Jackson Fish Market
: "Thatís why I think itís OK that once in awhile we can have a small amount of healthy fantasizing about later success. For some reason, ours is never about going public, being bought, having hundreds of employees, or even changing the world (is that OK to admit?). Ours is always about office space. Specifically, itís about where it will be located and what facilities and design elements will fill it."
- Sometimes, it's all about the office space. Jackson has a very comfortable, inspiring, office space. I'd like to work in their environment
Labels: Tools, Usability
I've been using GMail for quite some time now and couldn't be happier with it. I love the labels
feature and the ability to get e-mail from other POP accounts. It's allowed me to organize things in a way that's useful to me, I like that. At one time I was a devoted Hotmail user but the new Windows Live(TM) Hotmail user interface is not quite as handy as the old classic version. Sure it's all AJAXian and Web 2.0'ish, but those changes didn't make it more useful. There are really two things I don't care for.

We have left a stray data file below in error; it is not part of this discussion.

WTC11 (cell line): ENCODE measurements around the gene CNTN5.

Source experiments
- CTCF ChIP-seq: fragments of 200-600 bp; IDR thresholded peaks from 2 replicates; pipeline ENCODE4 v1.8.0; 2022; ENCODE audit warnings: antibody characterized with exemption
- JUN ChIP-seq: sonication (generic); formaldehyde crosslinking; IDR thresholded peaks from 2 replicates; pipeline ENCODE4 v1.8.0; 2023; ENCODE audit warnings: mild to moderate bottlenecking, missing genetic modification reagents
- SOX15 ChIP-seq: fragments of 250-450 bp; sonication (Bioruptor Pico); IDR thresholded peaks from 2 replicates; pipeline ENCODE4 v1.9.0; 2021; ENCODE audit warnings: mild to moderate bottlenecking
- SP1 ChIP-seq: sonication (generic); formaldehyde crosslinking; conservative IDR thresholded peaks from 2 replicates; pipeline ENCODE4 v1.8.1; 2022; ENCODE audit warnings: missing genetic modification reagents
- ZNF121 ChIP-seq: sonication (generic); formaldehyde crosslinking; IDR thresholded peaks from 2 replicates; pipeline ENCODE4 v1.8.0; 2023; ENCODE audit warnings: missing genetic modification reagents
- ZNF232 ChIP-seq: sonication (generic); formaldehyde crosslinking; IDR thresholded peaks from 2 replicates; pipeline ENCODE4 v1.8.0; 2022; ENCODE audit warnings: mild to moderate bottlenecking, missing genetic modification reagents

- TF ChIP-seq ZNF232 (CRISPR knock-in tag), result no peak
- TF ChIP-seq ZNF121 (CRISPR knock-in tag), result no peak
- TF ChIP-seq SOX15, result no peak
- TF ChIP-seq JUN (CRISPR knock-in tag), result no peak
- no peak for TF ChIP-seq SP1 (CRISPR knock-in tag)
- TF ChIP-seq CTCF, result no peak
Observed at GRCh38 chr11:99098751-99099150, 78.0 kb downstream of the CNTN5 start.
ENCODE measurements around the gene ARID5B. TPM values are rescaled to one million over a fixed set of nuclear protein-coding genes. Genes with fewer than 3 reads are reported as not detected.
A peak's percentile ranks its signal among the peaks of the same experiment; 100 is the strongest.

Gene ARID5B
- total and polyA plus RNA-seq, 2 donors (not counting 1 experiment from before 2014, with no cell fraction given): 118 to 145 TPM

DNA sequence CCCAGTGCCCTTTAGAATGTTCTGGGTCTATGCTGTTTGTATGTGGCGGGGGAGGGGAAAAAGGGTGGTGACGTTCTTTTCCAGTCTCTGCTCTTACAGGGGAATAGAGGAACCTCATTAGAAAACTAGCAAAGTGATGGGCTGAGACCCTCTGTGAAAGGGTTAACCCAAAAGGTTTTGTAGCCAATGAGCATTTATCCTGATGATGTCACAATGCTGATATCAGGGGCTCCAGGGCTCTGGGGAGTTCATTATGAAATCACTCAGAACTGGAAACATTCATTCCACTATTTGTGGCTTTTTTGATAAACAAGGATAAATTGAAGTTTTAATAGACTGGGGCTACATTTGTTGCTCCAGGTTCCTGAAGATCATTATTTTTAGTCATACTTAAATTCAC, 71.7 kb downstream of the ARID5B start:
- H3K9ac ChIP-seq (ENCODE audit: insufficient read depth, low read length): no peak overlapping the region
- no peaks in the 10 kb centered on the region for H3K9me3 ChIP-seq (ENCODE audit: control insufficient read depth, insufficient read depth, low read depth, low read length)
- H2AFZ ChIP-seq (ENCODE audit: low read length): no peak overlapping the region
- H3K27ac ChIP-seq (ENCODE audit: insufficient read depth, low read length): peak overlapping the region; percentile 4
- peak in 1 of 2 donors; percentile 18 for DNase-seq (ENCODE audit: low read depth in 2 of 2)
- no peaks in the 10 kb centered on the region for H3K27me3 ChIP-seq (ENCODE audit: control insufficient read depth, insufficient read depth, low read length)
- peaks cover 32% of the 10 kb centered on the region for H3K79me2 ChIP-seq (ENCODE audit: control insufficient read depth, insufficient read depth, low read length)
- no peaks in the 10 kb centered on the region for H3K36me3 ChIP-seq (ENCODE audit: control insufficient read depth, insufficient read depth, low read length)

1) Ads - I don't mind ads as long as they load quickly. This is not the case with Windows Live(TM) Hotmail. The ads seem to load very slowly, I'm sure we'll see that change over time.
2) For some reason it always seems to be sending or receiving data, I mean all the time, no matter how long I wait on it. I usually hit the "Stop" button after about 30 seconds so it'll stop. Why is it doing this? Is it because I use Firefox?